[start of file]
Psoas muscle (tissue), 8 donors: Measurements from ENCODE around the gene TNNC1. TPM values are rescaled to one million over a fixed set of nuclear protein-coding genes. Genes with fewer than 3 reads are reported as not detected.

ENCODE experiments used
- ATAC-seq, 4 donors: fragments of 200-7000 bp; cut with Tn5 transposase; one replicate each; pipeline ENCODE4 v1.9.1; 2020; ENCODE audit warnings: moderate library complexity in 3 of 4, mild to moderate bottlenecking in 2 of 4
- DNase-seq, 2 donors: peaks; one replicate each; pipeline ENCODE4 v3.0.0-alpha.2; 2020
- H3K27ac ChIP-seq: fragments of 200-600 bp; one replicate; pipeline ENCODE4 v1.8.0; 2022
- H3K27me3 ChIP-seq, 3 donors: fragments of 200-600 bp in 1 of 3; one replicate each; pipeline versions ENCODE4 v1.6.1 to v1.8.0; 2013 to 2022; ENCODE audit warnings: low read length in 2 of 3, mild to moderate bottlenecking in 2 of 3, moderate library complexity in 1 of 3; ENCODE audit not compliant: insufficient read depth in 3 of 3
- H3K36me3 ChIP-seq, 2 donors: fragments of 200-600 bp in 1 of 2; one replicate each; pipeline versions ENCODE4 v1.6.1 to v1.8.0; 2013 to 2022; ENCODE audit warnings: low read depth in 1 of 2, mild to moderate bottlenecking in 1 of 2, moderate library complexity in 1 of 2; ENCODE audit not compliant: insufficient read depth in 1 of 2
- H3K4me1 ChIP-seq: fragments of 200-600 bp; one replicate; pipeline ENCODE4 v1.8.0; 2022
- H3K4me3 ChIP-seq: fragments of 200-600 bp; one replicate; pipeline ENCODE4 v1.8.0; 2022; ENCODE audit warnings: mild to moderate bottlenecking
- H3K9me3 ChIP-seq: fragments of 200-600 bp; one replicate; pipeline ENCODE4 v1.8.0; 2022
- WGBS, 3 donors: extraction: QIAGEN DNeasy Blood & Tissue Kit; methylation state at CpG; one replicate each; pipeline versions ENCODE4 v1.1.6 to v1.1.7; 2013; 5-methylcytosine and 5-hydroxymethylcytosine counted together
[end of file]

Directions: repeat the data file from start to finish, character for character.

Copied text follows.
Psoas muscle (tissue), 8 donors: Measurements from ENCODE around the gene TNNC1. TPM values are rescaled to one million over a fixed set of nuclear protein-coding genes. Genes with fewer than 3 reads are reported as not detected.

ENCODE experiments used
- ATAC-seq, 4 donors: fragments of 200-7000 bp; cut with Tn5 transposase; one replicate each; pipeline ENCODE4 v1.9.1; 2020; ENCODE audit warnings: moderate library complexity in 3 of 4, mild to moderate bottlenecking in 2 of 4
- DNase-seq, 2 donors: peaks; one replicate each; pipeline ENCODE4 v3.0.0-alpha.2; 2020
- H3K27ac ChIP-seq: fragments of 200-600 bp; one replicate; pipeline ENCODE4 v1.8.0; 2022
- H3K27me3 ChIP-seq, 3 donors: fragments of 200-600 bp in 1 of 3; one replicate each; pipeline versions ENCODE4 v1.6.1 to v1.8.0; 2013 to 2022; ENCODE audit warnings: low read length in 2 of 3, mild to moderate bottlenecking in 2 of 3, moderate library complexity in 1 of 3; ENCODE audit not compliant: insufficient read depth in 3 of 3
- H3K36me3 ChIP-seq, 2 donors: fragments of 200-600 bp in 1 of 2; one replicate each; pipeline versions ENCODE4 v1.6.1 to v1.8.0; 2013 to 2022; ENCODE audit warnings: low read depth in 1 of 2, mild to moderate bottlenecking in 1 of 2, moderate library complexity in 1 of 2; ENCODE audit not compliant: insufficient read depth in 1 of 2
- H3K4me1 ChIP-seq: fragments of 200-600 bp; one replicate; pipeline ENCODE4 v1.8.0; 2022
- H3K4me3 ChIP-seq: fragments of 200-600 bp; one replicate; pipeline ENCODE4 v1.8.0; 2022; ENCODE audit warnings: mild to moderate bottlenecking
- H3K9me3 ChIP-seq: fragments of 200-600 bp; one replicate; pipeline ENCODE4 v1.8.0; 2022
- WGBS, 3 donors: extraction: QIAGEN DNeasy Blood & Tissue Kit; methylation state at CpG; one replicate each; pipeline versions ENCODE4 v1.1.6 to v1.1.7; 2013; 5-methylcytosine and 5-hydroxymethylcytosine counted together